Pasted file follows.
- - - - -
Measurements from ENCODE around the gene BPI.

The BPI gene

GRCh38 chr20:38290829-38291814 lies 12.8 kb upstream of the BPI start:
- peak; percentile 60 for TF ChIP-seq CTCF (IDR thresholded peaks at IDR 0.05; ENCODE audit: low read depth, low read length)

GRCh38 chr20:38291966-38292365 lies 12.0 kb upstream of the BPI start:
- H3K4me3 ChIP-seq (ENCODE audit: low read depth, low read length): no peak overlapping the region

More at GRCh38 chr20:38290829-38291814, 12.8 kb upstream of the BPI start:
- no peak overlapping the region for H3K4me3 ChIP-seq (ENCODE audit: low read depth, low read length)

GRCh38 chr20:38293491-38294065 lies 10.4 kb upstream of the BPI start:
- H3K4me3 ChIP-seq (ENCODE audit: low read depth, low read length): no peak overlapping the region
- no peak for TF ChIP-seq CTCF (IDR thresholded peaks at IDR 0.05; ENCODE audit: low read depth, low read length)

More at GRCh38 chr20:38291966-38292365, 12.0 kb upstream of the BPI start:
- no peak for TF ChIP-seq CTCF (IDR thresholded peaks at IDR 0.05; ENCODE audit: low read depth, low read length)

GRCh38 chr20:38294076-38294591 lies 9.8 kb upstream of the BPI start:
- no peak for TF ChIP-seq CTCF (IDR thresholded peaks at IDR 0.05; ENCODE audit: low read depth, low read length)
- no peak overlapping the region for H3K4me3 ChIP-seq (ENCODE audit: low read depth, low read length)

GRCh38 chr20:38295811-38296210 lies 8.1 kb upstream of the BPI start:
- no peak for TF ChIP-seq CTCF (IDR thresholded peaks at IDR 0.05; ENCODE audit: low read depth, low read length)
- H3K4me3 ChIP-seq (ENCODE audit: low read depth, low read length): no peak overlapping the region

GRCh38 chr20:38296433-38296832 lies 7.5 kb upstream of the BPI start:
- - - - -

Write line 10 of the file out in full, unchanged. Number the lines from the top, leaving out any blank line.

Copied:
- H3K4me3 ChIP-seq (ENCODE audit: low read depth, low read length): no peak overlapping the region